Direct marketing has long been accustomed to drawing on data to make decisions about what works. But often this process has been based on nothing more than analysing response data, rather than trying to understand why certain market segments respond well to a particular type of appeal and not another. “Why not use it to talk in the right language about what interests them, and turn it onto the whole creative image,” asks Andrew Greenyer, director of analytical services for The Database Group.

Greenyer’s company has been working with a major financial services provider. It traditionally uses a two-stage marketing campaign, with the first stage offering an incentive for responding. To establish a communications programme segmented according to the target customer’s type, the client must first analyse its customer base and match it against enquirers – ex-customers and new ones. The next stage is to overlay this with geodemographic, lifestyle and credit information.

“They are gearing it to whatever the customer is looking for. If it’s a high-ticket item, they may offer a book. If it is going to Mirror or Sun readers looking for a regular savings product, they may do a football-oriented incentive. They have turned around the selection tool to define the whole approach – the creative, proposition and incentive,” says Greenyer.

But such specific use of data to decide the campaign brief is rare. “Ad agencies don’t come to us,” says Greg Bradford, managing director of CACI. “It comes down to how backwards they are in targeting. They just don’t use something as basic and productised as Acorn.”

Even where response analysis is carried out, Bradford believes the questions asked often fall short of what could be learned. “In some cases, the client does something and gets a poor response and wants to know why. Was it the wrong people, was the offer unattractive, or was the creative not attractive? Those are the three components. A lot of people immediately say it was the wrong people, because that is what you can quantify. But it may have been a crappy offer,” he says.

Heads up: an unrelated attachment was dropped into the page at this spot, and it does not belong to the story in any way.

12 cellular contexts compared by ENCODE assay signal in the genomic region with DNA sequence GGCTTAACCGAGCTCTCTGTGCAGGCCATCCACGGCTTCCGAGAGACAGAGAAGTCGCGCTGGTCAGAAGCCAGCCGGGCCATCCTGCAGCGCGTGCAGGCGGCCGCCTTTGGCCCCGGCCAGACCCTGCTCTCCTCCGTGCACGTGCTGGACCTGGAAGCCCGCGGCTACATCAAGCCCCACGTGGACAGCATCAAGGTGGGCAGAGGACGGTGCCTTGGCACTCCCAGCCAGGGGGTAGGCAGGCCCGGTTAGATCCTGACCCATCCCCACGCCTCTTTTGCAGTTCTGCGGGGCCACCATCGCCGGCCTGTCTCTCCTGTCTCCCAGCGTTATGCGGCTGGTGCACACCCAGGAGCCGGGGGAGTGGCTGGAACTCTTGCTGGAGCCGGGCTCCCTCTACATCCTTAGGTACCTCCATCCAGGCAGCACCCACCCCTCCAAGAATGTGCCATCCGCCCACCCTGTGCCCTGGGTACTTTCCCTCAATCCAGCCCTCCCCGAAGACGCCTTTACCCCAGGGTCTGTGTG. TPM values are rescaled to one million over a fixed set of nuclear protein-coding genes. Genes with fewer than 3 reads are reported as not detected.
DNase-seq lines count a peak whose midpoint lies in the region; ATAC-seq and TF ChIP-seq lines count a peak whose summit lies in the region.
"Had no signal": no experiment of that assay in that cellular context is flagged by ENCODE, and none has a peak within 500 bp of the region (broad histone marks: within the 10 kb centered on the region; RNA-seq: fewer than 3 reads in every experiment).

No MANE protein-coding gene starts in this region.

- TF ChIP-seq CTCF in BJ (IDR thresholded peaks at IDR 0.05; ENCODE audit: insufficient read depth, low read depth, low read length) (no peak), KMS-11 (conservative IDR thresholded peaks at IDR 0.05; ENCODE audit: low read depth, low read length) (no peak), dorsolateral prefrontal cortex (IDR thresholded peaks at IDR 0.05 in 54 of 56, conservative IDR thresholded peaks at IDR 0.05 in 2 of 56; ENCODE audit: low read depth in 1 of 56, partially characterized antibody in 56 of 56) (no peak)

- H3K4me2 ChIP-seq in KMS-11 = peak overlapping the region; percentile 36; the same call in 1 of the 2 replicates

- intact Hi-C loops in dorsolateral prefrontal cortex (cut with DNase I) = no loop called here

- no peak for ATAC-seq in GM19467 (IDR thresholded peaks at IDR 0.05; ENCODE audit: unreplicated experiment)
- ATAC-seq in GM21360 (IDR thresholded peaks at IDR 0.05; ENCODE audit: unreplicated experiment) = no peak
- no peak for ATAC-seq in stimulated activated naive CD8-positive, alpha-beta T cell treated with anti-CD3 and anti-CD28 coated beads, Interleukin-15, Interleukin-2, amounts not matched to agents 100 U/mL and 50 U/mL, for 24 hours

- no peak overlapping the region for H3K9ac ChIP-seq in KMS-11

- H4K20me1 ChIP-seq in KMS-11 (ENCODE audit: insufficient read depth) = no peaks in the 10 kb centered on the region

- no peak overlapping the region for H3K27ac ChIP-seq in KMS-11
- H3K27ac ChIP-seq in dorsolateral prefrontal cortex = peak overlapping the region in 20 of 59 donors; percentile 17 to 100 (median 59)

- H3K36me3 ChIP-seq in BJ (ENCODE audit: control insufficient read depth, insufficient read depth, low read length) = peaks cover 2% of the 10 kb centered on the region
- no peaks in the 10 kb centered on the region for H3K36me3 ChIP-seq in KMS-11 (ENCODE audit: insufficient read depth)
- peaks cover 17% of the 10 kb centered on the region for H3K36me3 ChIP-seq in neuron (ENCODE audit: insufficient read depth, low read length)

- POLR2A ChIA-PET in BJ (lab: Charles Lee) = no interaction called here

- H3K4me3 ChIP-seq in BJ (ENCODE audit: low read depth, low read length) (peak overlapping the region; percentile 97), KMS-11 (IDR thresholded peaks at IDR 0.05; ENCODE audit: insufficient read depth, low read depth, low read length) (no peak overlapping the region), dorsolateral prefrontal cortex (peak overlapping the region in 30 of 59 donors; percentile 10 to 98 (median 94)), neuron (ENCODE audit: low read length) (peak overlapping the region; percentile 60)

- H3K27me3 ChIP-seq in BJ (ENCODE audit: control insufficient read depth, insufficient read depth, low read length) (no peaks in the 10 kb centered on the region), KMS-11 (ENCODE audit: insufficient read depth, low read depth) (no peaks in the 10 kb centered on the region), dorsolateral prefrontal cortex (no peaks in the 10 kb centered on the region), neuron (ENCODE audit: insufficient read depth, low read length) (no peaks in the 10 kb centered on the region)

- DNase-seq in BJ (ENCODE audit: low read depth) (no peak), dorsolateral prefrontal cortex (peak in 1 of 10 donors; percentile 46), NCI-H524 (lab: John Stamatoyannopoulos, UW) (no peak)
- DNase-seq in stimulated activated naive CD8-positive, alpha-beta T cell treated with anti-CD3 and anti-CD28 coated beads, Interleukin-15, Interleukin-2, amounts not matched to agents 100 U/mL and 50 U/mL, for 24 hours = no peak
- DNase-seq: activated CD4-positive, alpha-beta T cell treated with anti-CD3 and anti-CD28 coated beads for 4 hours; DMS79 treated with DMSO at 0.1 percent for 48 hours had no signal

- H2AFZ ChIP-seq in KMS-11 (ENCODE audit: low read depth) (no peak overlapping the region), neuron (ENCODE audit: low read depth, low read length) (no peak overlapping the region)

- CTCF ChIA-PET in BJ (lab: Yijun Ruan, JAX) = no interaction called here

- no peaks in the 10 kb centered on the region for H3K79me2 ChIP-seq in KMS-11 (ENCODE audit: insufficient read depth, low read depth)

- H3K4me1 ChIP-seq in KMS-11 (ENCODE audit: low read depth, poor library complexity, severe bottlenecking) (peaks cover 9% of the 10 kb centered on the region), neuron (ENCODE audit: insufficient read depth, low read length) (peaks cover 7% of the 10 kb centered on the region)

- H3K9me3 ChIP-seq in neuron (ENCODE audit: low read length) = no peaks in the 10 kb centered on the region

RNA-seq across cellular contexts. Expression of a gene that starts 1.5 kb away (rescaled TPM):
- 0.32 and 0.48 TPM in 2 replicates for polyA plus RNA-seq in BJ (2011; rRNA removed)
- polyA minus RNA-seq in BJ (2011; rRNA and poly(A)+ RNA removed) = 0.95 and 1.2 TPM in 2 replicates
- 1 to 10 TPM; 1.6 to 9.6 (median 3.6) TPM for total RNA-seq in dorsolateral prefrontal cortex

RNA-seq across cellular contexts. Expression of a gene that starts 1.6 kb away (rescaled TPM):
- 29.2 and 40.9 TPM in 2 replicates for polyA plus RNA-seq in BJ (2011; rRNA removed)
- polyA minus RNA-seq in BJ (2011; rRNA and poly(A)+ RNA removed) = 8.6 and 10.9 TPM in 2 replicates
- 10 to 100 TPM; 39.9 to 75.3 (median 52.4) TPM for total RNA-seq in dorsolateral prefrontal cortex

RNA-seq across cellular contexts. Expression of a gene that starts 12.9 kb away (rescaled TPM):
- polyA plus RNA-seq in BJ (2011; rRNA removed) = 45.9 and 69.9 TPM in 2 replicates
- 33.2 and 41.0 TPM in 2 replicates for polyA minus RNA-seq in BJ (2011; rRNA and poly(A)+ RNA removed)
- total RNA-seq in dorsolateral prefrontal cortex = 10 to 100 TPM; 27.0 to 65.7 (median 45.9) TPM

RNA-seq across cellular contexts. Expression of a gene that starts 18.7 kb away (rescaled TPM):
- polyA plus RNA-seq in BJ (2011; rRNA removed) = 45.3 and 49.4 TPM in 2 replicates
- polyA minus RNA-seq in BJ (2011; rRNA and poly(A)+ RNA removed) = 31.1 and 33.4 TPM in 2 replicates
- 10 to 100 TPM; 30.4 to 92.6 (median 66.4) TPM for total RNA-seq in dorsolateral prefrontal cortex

He highlights a failed mailing campaign by a restaurant chain to promote its loyalty scheme. There was little uptake and the client blamed the targeting. But Bradford says it was the quality of the offer that was at fault – in return for eating five times in the chain, customers would only get a 5 voucher.

One client that did act on the information available through CACI was the Wales Tourist Board. It receives 170,000 responses a year to its offer of holiday brochures. Detailed questions are asked at the time of responding about the time of year consumers plan to take their holiday, what their interests are and other lifestyle data. Historically, WTB has run a major campaign in late autumn, promoting breaks in Wales for the following spring.

But looking at the response data showed a different story, says Gillian Berntsen, marketing manager at WTB. What came out was that, instead of families booking for spring or summer, responders were more likely to be couples taking an autumn long weekend. “We have brought the campaign forward to ensure they have got the information before the autumn,” she says.

The creative work has also been altered, so the initial promotional leaflet now has an autumnal look and the fulfilment brochure’s cover features a couple, rather than a family. But while data can be used in this way to improve the impact of a brand, there is a risk in placing total faith in what the information has to offer.

“Direct marketing has become too scientific and built on the premise of establishing demographics. This has been to the detriment of creativity,” says Harding. He believes that just as brand advertising has often feared direct communications would compromise its values, so too direct marketing has been afraid of using above-the-line qualities.

Yet brand building and awareness solely through direct marketing is possible, he believes. Impact FCA! carried out a mailing for Rothmans, called “Out of the Blue”, which gave smokers a CD where all the tracks involved the word blue, and asked them to complete a survey form. Not only did this reverse the “rule” of direct marketing that a reward should be given only after questionnaires have been returned, it also gained 95 per cent prompted and 85 per cent unprompted awareness of the brand.

Across the marketing industry, it is now obvious that data sources, and the people who know how to use them, are knocking on the door of brand advertising. Until now, the usual reaction has been a door closed faster than you could say ‘integration’ but, far from losing everything in agreeing to let data guide the creative process, agencies may find it is to their benefit.

David Ogilvy’s famous maxim – “Never sell to a stranger” – has as much validity when writing a TV ad as it does when compiling a list brief. All it needs is for the two parties, above and below the line, to agree to co-habit.